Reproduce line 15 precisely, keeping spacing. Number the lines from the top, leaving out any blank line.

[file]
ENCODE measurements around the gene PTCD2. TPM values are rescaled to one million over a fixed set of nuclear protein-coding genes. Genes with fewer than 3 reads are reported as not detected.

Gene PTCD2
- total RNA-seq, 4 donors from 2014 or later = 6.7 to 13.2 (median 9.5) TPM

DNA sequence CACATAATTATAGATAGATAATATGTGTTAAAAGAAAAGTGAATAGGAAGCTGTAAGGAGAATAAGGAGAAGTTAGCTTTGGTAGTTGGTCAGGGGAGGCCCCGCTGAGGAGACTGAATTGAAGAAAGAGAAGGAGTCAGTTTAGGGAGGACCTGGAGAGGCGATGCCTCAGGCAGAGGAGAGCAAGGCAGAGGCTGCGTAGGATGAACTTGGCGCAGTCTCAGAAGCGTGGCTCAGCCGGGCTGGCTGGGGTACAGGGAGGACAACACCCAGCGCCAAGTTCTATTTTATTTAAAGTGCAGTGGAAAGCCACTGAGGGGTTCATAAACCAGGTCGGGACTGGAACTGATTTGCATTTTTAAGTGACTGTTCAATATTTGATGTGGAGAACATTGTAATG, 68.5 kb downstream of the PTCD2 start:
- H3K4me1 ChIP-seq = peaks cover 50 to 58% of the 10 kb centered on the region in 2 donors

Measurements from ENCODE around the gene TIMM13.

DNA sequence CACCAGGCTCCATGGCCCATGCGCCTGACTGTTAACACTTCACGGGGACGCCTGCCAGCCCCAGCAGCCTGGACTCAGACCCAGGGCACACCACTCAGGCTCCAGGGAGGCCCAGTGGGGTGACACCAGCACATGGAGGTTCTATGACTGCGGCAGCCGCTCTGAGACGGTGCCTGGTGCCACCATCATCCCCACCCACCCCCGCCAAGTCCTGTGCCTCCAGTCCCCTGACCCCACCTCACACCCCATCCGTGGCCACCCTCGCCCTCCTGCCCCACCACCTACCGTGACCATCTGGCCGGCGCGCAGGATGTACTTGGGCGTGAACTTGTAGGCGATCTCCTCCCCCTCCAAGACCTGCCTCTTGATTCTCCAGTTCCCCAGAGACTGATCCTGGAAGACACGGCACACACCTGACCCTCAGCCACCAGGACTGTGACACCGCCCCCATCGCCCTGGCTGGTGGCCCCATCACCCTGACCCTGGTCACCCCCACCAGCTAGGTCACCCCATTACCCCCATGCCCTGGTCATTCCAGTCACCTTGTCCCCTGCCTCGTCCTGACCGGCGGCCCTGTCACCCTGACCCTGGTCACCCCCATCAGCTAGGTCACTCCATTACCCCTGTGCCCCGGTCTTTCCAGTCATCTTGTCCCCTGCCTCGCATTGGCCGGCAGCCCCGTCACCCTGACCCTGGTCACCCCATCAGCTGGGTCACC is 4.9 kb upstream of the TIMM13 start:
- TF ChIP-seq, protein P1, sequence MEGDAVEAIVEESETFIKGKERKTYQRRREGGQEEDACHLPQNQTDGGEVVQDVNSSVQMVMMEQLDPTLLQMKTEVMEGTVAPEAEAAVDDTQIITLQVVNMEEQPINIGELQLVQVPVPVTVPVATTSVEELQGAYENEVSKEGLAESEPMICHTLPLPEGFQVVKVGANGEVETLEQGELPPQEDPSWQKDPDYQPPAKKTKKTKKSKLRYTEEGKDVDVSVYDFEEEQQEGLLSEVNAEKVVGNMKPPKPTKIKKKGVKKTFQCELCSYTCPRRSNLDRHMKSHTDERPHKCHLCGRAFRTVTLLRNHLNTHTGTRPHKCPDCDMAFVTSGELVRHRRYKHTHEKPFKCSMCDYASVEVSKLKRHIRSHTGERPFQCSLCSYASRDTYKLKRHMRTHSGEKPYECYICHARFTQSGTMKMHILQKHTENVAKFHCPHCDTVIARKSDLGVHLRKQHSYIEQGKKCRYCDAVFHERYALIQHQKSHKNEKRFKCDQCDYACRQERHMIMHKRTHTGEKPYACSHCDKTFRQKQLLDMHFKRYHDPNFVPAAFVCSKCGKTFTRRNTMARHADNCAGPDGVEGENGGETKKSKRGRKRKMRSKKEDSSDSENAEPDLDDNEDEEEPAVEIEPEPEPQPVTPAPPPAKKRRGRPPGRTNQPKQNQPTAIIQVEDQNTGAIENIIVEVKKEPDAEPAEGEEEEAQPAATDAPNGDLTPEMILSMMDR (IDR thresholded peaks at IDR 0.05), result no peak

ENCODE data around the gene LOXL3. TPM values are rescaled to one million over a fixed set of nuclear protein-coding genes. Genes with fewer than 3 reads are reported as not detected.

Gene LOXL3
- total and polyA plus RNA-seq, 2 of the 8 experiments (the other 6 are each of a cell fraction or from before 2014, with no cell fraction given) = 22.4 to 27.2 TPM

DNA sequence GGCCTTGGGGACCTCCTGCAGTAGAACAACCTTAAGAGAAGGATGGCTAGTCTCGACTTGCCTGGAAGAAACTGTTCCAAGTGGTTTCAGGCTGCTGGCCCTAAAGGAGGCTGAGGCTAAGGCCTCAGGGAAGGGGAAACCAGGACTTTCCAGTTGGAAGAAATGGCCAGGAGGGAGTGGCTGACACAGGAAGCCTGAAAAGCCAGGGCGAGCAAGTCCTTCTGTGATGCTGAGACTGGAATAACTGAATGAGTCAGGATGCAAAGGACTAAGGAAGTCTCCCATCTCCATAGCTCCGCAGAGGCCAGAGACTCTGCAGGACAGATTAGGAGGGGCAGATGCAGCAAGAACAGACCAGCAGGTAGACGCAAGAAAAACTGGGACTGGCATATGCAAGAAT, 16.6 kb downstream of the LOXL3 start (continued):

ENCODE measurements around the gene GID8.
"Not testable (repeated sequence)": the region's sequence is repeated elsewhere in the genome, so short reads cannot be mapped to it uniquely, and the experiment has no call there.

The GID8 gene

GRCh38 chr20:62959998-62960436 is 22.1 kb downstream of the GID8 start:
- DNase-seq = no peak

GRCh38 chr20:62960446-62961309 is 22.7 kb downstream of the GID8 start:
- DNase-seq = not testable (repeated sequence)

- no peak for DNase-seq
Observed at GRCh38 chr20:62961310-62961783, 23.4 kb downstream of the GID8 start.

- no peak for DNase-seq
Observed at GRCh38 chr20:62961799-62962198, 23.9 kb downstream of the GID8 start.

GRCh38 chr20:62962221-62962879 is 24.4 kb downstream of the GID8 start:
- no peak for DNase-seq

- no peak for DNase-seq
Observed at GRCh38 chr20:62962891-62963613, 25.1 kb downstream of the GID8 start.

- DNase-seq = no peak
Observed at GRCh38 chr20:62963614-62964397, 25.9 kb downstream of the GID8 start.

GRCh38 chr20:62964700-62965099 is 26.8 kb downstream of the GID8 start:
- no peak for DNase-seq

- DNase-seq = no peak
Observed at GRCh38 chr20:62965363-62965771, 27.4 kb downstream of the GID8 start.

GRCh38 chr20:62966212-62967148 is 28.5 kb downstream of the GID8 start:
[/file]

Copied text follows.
The GID8 gene